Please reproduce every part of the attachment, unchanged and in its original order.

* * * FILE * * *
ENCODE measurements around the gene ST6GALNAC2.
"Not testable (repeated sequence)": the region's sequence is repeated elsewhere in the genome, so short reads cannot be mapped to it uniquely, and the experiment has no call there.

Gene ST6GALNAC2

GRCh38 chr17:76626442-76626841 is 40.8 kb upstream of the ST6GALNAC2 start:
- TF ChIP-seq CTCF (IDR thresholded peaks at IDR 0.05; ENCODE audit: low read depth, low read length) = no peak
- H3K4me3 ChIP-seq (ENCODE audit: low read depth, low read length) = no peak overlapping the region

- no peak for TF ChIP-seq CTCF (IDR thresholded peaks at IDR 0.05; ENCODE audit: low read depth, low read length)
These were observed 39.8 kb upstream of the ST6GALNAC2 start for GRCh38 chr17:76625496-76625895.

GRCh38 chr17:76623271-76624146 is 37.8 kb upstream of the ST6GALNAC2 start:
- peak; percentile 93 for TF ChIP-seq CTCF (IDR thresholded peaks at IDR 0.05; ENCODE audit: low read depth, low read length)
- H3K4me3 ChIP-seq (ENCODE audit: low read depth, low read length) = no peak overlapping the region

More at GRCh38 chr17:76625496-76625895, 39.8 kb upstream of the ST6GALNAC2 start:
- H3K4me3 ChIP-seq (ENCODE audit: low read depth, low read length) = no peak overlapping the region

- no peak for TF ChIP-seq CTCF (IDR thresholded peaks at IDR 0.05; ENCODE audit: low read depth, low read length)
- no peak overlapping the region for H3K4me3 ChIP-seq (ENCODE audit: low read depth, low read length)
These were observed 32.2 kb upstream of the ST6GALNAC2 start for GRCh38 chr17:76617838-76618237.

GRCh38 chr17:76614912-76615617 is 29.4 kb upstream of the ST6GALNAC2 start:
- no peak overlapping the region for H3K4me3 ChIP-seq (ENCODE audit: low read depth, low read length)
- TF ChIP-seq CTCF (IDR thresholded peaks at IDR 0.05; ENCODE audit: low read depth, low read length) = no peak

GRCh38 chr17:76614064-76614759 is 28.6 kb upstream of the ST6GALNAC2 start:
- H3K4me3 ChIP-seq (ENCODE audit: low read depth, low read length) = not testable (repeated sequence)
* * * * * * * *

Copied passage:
ENCODE measurements around the gene ST6GALNAC2.
"Not testable (repeated sequence)": the region's sequence is repeated elsewhere in the genome, so short reads cannot be mapped to it uniquely, and the experiment has no call there.

Gene ST6GALNAC2

GRCh38 chr17:76626442-76626841 is 40.8 kb upstream of the ST6GALNAC2 start:
- TF ChIP-seq CTCF (IDR thresholded peaks at IDR 0.05; ENCODE audit: low read depth, low read length) = no peak
- H3K4me3 ChIP-seq (ENCODE audit: low read depth, low read length) = no peak overlapping the region

- no peak for TF ChIP-seq CTCF (IDR thresholded peaks at IDR 0.05; ENCODE audit: low read depth, low read length)
These were observed 39.8 kb upstream of the ST6GALNAC2 start for GRCh38 chr17:76625496-76625895.

GRCh38 chr17:76623271-76624146 is 37.8 kb upstream of the ST6GALNAC2 start:
- peak; percentile 93 for TF ChIP-seq CTCF (IDR thresholded peaks at IDR 0.05; ENCODE audit: low read depth, low read length)
- H3K4me3 ChIP-seq (ENCODE audit: low read depth, low read length) = no peak overlapping the region

More at GRCh38 chr17:76625496-76625895, 39.8 kb upstream of the ST6GALNAC2 start:
- H3K4me3 ChIP-seq (ENCODE audit: low read depth, low read length) = no peak overlapping the region

- no peak for TF ChIP-seq CTCF (IDR thresholded peaks at IDR 0.05; ENCODE audit: low read depth, low read length)
- no peak overlapping the region for H3K4me3 ChIP-seq (ENCODE audit: low read depth, low read length)
These were observed 32.2 kb upstream of the ST6GALNAC2 start for GRCh38 chr17:76617838-76618237.

GRCh38 chr17:76614912-76615617 is 29.4 kb upstream of the ST6GALNAC2 start:
- no peak overlapping the region for H3K4me3 ChIP-seq (ENCODE audit: low read depth, low read length)
- TF ChIP-seq CTCF (IDR thresholded peaks at IDR 0.05; ENCODE audit: low read depth, low read length) = no peak

GRCh38 chr17:76614064-76614759 is 28.6 kb upstream of the ST6GALNAC2 start:
- H3K4me3 ChIP-seq (ENCODE audit: low read depth, low read length) = not testable (repeated sequence)